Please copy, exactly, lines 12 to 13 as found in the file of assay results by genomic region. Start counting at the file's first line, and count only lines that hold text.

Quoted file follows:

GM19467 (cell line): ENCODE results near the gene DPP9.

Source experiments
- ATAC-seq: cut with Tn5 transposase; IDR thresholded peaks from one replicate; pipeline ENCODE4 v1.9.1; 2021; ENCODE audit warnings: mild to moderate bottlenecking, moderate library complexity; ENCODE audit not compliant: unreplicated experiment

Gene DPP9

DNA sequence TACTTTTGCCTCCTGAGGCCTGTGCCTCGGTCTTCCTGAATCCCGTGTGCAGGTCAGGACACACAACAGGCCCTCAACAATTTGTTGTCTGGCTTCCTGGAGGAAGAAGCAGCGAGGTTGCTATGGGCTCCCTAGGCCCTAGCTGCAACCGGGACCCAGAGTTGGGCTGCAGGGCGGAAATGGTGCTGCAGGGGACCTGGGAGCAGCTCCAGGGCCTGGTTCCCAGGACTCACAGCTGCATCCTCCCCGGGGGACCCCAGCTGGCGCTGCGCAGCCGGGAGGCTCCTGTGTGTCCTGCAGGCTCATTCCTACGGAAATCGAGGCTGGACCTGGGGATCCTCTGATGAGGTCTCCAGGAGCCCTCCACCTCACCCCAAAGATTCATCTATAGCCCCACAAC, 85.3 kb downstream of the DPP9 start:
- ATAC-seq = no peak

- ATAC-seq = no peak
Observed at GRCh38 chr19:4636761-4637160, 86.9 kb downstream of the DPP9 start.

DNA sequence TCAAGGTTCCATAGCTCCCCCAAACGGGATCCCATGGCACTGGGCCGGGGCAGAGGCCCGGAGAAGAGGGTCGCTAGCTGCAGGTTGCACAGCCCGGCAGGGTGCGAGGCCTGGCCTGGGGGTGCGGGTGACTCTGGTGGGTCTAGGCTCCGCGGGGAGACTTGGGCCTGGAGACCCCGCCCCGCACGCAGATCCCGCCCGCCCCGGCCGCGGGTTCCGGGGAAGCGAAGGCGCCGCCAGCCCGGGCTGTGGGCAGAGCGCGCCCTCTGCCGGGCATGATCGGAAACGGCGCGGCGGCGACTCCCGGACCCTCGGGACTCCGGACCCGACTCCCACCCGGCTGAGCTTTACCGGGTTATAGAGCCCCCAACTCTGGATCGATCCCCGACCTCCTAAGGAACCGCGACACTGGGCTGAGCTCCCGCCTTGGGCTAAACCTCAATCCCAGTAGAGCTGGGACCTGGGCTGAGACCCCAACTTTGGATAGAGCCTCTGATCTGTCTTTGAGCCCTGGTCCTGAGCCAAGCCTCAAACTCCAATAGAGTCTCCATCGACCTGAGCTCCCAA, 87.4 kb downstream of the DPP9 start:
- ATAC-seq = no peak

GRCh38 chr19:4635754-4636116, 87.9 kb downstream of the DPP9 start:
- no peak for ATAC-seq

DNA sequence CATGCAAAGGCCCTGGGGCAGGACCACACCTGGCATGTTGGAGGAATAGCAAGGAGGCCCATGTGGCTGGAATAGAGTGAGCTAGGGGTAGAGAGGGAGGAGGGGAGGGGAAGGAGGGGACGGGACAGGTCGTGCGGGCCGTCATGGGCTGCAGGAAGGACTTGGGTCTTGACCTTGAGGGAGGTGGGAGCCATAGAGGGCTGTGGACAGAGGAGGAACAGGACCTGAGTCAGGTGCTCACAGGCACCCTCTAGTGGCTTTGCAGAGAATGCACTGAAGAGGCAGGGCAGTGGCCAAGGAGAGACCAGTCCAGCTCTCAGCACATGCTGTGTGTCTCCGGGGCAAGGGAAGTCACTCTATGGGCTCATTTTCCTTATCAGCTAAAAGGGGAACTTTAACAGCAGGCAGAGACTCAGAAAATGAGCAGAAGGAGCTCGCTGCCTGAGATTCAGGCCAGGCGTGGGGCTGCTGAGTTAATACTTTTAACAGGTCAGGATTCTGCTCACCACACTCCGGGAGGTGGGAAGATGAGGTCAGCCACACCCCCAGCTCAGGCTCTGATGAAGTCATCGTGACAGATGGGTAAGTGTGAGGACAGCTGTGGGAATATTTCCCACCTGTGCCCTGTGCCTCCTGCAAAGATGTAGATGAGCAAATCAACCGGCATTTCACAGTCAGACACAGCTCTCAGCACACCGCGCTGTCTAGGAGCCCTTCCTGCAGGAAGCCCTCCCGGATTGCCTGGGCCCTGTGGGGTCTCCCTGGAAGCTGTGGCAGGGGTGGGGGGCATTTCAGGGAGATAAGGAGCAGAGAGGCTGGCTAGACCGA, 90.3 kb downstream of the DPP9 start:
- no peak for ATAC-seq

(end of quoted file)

- no peak for ATAC-seq

DNA sequence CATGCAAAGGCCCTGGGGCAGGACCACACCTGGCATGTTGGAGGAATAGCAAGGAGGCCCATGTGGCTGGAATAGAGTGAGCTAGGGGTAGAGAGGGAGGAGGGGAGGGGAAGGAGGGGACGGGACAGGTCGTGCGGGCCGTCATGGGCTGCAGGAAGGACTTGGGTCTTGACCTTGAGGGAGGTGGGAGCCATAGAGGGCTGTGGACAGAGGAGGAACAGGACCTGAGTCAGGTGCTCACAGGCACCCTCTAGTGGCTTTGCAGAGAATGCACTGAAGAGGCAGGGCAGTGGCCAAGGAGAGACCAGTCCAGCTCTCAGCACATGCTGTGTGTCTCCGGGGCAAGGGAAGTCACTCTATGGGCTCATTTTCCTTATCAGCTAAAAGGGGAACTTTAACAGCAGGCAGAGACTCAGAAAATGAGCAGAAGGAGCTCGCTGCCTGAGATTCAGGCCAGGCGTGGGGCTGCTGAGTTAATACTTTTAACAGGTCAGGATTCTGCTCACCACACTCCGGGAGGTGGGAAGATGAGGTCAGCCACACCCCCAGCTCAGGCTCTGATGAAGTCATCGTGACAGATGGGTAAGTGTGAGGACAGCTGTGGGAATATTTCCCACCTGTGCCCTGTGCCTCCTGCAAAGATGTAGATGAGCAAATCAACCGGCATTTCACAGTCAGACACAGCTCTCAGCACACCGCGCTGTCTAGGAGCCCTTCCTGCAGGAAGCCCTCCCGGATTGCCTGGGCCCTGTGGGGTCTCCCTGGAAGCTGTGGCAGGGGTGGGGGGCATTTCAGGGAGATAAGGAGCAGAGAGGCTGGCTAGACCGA, 90.3 kb downstream of the DPP9 start: